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Franchiser Loses Out Because of Working in Contract Arbitration Clause

Thursday, July, 5, 2012


Total Car Care lost a case with a former franchiser because of the arbitration wording in its contract. Unless Total can get the case heard by a higher judge, it will likely miss out on its chance for contract arbitration.

 

The franchiser moved to dismiss a former franchisee's lawsuit, claiming both parties agreed to enter into legal arbitration concerning any disputes. But a Roanoke, WV judge has ruled otherwise.


What's the Contract Arbitration Conflict?

 

The contract it makes franchises sign states that franchisees won't operate a competing business for two years after they stop franchising as a Total Car Care operator. The franchiser believes that its former franchisee, Devin Hamden, has violated that agreement.

 

The contract also states that the franchisee will agree to binding arbitration with Total Car Care. Unfortunately, one judge believes that Total Car Care never actually agreed to hold itself bound!


How a Contract's Language can Hurt the Original Drawer

 

U.S. District Judge James C. Turk called into question whether or not both parties had agree to abide by the arbitration clause. His interpretation of the language of the contract, says that Total Car Care did not, in fact, agree be bound by contract arbitration (or for that matter, any other kind).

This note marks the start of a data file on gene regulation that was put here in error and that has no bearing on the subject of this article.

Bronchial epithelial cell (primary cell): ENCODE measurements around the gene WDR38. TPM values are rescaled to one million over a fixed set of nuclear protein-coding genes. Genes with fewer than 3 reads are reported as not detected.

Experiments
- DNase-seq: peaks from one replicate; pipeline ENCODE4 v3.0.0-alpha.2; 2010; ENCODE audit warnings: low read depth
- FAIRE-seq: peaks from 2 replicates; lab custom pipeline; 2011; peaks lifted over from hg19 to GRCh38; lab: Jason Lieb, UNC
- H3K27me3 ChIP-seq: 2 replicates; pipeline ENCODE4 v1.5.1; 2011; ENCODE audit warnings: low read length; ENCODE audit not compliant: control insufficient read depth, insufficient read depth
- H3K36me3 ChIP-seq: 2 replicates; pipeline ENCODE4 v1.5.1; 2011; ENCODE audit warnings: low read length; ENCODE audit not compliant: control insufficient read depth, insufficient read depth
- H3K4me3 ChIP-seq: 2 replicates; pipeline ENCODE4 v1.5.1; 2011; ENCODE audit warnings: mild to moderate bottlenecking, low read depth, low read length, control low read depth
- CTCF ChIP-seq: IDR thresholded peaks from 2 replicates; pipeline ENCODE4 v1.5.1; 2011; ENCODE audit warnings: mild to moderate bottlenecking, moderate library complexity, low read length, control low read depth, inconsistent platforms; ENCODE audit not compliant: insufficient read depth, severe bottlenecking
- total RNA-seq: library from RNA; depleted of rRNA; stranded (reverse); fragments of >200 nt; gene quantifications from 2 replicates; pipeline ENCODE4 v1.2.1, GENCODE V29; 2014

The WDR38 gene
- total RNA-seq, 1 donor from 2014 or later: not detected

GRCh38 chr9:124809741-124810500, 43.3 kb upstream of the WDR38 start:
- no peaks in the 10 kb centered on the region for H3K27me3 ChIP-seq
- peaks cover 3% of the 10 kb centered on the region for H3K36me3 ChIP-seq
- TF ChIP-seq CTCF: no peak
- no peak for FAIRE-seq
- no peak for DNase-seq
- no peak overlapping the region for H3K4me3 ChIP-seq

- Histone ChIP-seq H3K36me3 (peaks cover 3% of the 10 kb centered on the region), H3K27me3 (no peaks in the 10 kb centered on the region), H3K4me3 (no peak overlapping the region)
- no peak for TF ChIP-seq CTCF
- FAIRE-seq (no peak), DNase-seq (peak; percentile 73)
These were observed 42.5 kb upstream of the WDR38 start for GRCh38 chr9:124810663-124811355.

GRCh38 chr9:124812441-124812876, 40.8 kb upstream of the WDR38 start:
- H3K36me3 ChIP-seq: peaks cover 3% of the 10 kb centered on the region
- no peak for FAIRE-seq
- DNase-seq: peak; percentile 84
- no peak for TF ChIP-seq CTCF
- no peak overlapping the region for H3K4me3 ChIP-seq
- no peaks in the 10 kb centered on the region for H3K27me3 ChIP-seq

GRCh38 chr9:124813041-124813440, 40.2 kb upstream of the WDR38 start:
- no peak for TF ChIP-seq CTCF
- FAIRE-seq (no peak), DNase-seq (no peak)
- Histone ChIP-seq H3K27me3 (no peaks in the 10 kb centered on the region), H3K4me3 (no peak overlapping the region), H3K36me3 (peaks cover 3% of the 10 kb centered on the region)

One of several examples cited is the statement, "You agree to be bound by this procedure." That statement does not use the words "us" or "we," which were used to refer to Total Car Care through the contract.

 

Thus the judge ruled that, in the language of the signed agreement, Total Car Care was actually placing itself as a neutral party, and not as a party bound by the arbitration clause.


Is the Legal Arbitration's Interpretation Fair?

 

You might think that the judge's interpretation of the contract leans too heavily on the letter of the contract. And while that could be true, it's not unheard of for franchisers and other businesses to use vague language in contracts so that they are not bound by their own requirements.

 

Any case, the judge has decided for them that there will be no more contract arbitration in this case—at least for now.